Also stored in RAM in this example is a design rules checking (‘DRC’) application (494). A DRC application is a CAD tool that determines whether a particular printed circuit board design satisfies a series of recommended parameters called ‘design rules.’ Design rules (496) are a series of parameters that enable the designer to verify the correctness of the layout of power planes and signal traces on layers of a printed circuit board. A design rule set specifies certain geometric and connectivity restrictions to ensure sufficient margins to account for variability in manufacturing processes. A DRC application usually takes as input a CAD in, for example, the GDSII format or the OASIS format, and produces a report of design rule violations that the designer may or may not choose to correct. The designer may, for example, carefully “stretch” or waive certain design rules to increase performance and component density at the expense of yield. Most DRC products define some language to describe the operations and the design rules needed to be performed in DRC. Mentor Graphics' DRC application, for example, uses the Standard Verification Rule Format (‘SVRF’) language to express sets of design rules. The usefulness of a DRC application in analyzing impedance discontinuities in a printed circuit board in accordance with the present invention is that an identified impedence discontinuity may be reported to a designer as design rule violation from a DRC application - a rule violation which the designer may or may not correct in the CAD according to the severity of the impedance discontinuity.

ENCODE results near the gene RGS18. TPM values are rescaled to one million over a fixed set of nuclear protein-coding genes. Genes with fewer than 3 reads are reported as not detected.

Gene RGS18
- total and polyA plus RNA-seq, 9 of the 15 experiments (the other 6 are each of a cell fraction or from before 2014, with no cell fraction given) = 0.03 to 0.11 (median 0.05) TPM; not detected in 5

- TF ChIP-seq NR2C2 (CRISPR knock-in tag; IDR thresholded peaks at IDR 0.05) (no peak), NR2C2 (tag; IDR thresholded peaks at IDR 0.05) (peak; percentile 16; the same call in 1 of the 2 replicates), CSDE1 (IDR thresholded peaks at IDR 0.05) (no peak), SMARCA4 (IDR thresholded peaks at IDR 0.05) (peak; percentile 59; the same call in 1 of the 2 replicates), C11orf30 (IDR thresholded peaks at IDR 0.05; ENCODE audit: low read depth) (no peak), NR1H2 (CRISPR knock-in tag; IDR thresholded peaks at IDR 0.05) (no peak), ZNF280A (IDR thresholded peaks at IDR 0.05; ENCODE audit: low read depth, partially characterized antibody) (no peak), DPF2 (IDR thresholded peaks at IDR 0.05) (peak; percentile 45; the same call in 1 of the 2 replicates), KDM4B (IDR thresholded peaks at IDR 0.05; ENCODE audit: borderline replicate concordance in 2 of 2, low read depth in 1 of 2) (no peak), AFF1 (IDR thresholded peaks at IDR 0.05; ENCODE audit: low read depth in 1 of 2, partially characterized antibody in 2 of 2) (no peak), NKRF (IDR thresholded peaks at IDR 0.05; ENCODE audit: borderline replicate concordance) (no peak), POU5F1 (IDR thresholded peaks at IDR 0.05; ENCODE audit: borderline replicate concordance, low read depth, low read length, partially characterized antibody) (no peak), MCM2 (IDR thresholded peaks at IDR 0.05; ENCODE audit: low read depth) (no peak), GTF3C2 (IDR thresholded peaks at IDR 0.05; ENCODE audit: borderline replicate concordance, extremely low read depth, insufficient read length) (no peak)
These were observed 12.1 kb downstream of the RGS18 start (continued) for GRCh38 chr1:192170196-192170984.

Also stored in RAM (168) is an impedance discontinuity analysis module (408), which is a module of application-level computer program instructions capable of causing a computer to analyze impedance discontinuities in a printed circuit board in accordance with the present invention by creating from the CAD (500) a geometric description (502) of each power plane, including representing each geometric description of each power plane as a set of non-overlapping rectangles; creating from the CAD a geometric description (506) of each signal trace, including projecting the signal traces of one side of a layer of dielectric substrate onto at least one signal plane on the other side of the same layer of dielectric substrate; and identifying at least one impedance discontinuity of a signal trace in dependence upon the geometric description of each signal trace and the geometric description of each power plane. The impedance discontinuity analysis module can be implemented to use design rule violations of the kind generated by the DRC application (494) to advise a designer of identified impedence discontinuities, and it is therefore entirely within the scope of the present invention to improve the DRC application to include the functions of the impedance discontinuity analysis module. For ease of explanation, however, exemplary embodiments of the invention in this specification are described with reference to a separate impedence discontinuity analysis module (408).